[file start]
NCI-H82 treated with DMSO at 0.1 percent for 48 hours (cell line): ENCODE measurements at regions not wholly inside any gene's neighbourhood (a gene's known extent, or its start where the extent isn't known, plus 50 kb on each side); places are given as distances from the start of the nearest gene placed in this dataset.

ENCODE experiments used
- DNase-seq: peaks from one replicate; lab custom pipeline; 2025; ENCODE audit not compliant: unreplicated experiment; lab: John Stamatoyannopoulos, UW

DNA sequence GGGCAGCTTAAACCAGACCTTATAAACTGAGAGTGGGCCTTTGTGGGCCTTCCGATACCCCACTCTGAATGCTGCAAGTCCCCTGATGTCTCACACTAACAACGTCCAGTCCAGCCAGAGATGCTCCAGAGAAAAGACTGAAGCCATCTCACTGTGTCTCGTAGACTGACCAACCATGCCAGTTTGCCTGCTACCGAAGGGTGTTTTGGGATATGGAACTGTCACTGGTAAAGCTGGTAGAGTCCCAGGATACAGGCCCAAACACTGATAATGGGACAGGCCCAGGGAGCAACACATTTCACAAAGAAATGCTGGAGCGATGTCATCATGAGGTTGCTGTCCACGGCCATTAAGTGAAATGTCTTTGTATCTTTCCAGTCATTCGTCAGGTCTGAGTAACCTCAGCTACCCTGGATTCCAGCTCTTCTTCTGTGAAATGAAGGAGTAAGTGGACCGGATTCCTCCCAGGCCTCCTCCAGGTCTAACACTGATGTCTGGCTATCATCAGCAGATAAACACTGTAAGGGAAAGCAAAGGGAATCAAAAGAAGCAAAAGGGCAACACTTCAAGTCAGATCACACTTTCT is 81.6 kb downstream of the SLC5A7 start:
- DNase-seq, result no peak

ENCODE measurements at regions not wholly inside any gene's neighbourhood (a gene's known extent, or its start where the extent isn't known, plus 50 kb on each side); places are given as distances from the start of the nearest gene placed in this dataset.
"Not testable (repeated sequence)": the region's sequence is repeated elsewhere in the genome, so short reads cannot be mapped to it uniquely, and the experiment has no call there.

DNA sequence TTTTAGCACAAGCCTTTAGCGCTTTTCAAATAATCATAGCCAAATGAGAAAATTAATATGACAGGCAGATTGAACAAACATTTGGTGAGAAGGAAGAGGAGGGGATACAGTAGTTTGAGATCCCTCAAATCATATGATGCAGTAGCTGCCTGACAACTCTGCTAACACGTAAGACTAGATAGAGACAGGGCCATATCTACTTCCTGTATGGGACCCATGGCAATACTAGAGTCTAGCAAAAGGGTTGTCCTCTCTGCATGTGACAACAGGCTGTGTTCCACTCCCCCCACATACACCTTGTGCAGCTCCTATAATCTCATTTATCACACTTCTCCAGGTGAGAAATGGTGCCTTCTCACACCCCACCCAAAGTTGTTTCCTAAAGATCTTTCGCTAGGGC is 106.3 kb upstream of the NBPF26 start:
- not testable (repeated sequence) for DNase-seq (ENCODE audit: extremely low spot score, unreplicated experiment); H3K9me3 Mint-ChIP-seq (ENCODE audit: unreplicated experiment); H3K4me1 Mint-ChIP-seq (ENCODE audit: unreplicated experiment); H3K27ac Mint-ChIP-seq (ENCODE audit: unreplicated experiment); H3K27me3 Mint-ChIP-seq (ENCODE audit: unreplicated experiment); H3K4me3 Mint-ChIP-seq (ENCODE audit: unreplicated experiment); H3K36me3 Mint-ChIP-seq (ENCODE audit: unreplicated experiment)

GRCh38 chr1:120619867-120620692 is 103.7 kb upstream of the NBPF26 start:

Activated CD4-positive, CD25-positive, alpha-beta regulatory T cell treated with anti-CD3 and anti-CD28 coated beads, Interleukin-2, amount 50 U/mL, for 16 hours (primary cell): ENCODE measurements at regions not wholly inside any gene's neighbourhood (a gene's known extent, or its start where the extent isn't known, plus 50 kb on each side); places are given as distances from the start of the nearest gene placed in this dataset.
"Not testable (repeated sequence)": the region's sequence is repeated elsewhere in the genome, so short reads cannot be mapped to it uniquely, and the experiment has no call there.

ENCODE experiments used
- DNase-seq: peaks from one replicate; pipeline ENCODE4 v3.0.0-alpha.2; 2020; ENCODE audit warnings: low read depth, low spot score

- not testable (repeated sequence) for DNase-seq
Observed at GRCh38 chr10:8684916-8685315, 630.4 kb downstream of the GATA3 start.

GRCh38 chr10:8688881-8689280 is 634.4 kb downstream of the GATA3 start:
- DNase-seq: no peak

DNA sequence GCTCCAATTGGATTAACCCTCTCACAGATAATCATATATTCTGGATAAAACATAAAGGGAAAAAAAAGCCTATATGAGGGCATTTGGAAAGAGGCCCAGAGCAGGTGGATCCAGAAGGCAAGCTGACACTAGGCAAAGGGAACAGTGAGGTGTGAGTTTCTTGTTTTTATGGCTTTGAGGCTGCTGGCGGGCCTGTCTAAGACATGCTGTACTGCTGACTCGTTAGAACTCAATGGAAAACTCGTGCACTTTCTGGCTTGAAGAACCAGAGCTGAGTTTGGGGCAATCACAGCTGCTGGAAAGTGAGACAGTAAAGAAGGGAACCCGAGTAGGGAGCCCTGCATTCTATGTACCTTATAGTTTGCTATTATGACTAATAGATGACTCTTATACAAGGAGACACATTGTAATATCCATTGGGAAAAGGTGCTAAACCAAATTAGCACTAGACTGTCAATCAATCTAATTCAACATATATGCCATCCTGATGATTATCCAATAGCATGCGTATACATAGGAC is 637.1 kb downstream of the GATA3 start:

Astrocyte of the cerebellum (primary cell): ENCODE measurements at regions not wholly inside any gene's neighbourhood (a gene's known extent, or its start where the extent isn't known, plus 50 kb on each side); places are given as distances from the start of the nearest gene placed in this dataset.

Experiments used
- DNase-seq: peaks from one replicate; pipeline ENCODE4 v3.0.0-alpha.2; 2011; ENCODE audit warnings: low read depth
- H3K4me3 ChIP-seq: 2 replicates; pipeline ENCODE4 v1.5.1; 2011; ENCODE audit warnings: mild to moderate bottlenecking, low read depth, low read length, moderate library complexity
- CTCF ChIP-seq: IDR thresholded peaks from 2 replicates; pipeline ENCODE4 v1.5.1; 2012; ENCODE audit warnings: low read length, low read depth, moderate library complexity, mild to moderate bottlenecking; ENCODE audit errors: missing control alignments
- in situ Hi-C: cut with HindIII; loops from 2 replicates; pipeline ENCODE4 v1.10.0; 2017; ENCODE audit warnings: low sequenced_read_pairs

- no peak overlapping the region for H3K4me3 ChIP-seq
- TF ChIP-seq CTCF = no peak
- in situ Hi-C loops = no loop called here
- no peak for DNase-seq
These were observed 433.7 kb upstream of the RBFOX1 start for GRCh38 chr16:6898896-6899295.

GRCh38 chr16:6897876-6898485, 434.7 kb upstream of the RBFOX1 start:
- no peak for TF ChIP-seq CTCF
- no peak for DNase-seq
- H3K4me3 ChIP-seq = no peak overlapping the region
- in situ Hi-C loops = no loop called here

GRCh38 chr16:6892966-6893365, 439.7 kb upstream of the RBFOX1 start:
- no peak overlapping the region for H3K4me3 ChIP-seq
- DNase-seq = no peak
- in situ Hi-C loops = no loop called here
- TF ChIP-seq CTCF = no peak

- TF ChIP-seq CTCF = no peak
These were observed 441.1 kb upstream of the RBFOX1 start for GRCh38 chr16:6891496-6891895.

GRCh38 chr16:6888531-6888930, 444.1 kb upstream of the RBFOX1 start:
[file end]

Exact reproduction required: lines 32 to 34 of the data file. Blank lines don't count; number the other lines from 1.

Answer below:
- no peak for TF ChIP-seq CTCF
- no peak for DNase-seq
- H3K4me3 ChIP-seq = no peak overlapping the region